Usually these questions get back to the way producers have submitted to Screen Australia for funding. Sea Patrol for instance, was actually a Miniseries despite the fact it had episodic plots. So was Rescue Special Ops. To qualify, the scripts must include an ongoing arc, even if it is in the background, so to speak. Miniseries are also worth higher dram points for quota than Series drama.
In 2008 the AFI Awards had to recognise more short-run dramas were being produced at 6 hours, especially by the ABC, and bowed to pressure not to see shows like East of Everything, Bed of Roses and East West 101 compete against long-form dramas including Sea Patrol and City Homicide. Instead they competed in the Miniseries and Telemovie categories.
In the US we frequently see -and are puzzled by- Dramas competing competing in Miniseries award categories. American Horror Story, for instance was a Miniseries in the Golden Globe Awards but House of Cards was a Drama.
Now the situation has become more complex, with newer terms such as Limited Run and Event Dramas (although awards haven’t yet bowed to that kind of pressure).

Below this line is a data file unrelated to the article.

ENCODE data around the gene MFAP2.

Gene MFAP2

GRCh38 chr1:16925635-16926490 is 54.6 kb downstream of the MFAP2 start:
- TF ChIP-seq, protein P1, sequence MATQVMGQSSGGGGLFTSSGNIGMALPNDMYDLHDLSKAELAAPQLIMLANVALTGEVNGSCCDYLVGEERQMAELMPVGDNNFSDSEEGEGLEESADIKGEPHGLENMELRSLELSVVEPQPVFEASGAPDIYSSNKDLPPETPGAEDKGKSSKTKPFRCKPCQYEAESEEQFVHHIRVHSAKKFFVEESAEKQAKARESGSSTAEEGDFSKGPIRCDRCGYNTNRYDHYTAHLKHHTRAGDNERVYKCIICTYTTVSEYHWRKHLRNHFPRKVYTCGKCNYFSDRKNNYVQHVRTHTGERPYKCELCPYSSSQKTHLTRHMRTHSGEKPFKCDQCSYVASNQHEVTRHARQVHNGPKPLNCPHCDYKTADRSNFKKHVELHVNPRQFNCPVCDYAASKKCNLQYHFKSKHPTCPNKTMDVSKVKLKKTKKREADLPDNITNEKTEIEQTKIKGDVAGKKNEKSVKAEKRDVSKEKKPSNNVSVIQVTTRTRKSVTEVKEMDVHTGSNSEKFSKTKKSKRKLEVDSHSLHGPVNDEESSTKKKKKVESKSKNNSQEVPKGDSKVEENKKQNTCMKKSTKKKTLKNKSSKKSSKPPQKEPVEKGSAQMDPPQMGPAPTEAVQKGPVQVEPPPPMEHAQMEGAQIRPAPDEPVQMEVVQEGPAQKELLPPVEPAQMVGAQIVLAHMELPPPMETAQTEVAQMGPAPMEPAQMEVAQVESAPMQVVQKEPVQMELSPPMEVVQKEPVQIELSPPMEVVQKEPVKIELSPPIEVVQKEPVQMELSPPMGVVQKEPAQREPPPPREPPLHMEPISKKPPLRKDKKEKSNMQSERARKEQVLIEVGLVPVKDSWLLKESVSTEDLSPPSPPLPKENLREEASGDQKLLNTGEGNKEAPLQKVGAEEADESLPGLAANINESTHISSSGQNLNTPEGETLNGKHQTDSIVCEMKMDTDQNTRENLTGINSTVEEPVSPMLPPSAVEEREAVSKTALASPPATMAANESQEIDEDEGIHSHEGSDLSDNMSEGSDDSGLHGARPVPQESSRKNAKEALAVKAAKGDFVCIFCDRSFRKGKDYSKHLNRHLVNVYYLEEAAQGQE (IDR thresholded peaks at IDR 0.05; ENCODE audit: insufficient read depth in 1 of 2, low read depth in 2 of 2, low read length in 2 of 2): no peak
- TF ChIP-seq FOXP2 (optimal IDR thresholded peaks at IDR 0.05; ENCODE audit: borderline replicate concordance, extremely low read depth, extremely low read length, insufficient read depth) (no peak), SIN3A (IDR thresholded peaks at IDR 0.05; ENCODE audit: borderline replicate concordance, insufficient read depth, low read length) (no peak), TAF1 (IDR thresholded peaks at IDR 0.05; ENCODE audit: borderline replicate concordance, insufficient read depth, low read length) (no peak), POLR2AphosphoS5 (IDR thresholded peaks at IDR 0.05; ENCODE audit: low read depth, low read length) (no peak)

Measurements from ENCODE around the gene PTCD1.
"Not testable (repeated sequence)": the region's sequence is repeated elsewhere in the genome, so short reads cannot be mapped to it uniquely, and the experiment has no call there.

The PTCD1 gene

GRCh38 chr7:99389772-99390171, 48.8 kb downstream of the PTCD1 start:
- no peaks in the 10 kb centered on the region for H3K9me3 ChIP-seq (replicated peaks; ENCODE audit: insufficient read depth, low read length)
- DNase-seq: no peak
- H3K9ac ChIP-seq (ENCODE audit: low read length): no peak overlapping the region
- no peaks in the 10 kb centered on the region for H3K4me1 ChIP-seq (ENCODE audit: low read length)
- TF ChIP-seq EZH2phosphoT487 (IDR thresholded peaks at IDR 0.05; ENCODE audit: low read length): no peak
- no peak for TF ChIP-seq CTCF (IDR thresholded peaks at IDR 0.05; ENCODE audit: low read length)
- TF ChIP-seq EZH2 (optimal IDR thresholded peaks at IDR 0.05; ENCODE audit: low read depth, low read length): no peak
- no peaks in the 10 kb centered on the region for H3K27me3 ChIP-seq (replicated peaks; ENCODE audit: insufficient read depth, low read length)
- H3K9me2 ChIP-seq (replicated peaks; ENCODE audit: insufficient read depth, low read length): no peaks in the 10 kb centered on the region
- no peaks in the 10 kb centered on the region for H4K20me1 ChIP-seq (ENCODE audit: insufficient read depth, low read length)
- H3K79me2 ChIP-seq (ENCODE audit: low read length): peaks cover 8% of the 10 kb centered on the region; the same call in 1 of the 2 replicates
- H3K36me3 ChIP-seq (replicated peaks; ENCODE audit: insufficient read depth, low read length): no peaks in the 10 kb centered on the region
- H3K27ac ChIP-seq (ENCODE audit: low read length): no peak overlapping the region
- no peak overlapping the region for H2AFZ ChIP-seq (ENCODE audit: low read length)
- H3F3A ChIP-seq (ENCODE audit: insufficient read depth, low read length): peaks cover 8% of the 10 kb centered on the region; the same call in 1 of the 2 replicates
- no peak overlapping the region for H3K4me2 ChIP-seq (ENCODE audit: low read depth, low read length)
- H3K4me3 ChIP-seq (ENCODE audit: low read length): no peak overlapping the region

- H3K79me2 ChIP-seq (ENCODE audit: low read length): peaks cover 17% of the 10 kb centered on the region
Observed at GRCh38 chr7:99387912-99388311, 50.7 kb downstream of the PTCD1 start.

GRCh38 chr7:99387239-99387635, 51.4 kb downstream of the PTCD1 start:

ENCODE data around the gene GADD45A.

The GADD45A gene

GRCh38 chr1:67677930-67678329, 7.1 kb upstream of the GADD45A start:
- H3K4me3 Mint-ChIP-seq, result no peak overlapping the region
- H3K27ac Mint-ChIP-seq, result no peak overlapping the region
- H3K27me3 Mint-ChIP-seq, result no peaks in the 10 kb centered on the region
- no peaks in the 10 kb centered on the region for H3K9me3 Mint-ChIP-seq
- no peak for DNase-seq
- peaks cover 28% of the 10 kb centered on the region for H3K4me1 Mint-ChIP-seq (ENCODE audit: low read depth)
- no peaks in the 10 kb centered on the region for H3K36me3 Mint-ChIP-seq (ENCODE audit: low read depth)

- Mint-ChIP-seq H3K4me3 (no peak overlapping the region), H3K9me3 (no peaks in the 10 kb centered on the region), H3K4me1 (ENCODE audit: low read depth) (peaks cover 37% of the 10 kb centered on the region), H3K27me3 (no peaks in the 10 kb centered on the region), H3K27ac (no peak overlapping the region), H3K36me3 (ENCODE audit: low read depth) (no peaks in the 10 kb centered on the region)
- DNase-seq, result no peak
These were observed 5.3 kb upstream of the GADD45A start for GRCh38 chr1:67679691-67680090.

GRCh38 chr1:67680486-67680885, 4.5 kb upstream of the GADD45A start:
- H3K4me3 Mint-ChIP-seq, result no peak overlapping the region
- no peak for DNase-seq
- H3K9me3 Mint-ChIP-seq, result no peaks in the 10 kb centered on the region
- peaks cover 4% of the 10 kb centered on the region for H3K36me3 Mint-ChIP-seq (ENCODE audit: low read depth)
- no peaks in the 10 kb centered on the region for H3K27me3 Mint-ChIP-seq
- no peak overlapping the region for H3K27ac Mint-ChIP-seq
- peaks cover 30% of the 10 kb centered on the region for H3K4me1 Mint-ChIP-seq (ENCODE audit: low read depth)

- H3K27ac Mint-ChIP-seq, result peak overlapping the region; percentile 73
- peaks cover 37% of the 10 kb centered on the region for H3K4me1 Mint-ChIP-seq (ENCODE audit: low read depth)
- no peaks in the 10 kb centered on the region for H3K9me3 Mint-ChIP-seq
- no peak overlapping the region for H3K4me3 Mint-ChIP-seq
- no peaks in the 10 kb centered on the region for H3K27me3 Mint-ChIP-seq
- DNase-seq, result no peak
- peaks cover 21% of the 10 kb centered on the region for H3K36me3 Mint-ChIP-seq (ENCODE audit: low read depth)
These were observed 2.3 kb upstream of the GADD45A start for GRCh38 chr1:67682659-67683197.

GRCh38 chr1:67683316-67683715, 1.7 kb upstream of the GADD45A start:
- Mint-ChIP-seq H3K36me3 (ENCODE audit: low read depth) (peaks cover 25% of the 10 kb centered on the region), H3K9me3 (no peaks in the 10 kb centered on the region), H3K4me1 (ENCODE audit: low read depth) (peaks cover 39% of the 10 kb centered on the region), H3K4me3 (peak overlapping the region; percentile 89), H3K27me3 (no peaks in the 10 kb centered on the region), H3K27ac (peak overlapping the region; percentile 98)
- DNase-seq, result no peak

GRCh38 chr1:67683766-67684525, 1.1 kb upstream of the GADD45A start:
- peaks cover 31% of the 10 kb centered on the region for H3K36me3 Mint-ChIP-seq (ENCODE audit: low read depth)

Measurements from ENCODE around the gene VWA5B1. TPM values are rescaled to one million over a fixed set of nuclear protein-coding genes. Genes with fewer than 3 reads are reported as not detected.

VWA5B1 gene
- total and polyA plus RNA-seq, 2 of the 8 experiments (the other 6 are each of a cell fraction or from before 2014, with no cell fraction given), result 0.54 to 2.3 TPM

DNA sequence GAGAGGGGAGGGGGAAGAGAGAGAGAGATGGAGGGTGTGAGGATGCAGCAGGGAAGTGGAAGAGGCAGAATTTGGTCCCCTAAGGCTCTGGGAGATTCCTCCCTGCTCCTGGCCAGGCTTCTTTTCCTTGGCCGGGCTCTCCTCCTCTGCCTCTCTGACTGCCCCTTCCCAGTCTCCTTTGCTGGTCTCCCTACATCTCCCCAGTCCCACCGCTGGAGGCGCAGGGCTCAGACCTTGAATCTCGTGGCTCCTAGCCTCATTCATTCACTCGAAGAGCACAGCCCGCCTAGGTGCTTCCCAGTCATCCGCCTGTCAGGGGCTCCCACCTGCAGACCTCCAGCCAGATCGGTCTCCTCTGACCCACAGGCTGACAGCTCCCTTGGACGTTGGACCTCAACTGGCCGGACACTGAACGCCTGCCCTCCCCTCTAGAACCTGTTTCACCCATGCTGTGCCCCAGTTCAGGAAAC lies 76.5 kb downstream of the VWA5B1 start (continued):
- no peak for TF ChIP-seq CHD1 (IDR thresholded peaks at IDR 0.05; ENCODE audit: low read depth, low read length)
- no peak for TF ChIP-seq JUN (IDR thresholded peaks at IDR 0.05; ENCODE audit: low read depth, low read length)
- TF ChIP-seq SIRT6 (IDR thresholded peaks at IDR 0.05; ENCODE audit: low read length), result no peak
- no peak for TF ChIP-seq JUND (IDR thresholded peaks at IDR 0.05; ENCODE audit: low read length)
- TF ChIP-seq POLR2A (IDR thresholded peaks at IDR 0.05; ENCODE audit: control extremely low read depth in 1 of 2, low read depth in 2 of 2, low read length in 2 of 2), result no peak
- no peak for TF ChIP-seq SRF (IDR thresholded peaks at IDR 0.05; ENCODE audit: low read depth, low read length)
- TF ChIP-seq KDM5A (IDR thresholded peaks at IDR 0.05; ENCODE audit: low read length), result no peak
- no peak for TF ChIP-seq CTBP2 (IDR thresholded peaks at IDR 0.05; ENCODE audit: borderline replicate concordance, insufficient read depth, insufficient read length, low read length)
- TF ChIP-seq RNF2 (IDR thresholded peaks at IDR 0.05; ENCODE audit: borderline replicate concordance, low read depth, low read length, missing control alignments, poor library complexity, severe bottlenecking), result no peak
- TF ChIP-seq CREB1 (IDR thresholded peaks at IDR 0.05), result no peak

The Hollywood Reporter has asked some network CEOs to please explain: what’s the definition of these terms.
Here are some of their confusing answers:
- Michael Lombardo, HBO: It depends which Emmy category you can be competitive in. (Laughs.)
- David Nevins, Showtime: You forgot the other key [category]: “It’s a miniseries — oh wait, now it’s a series.”
- John Landgraf, FX: “Miniseries” is tainted. It became synonymous with this big, cheesy melodrama that would galvanize people back when the networks were in that business.
- Charlie Collier, AMC: Whatever Landgraf said.
- Eileen O’Neill, Discovery: “Limited” can be anywhere from three to eight episodes; it means it’s not coming back. A miniseries tends to be three hours or three nights.
You can read more from other CEOs here.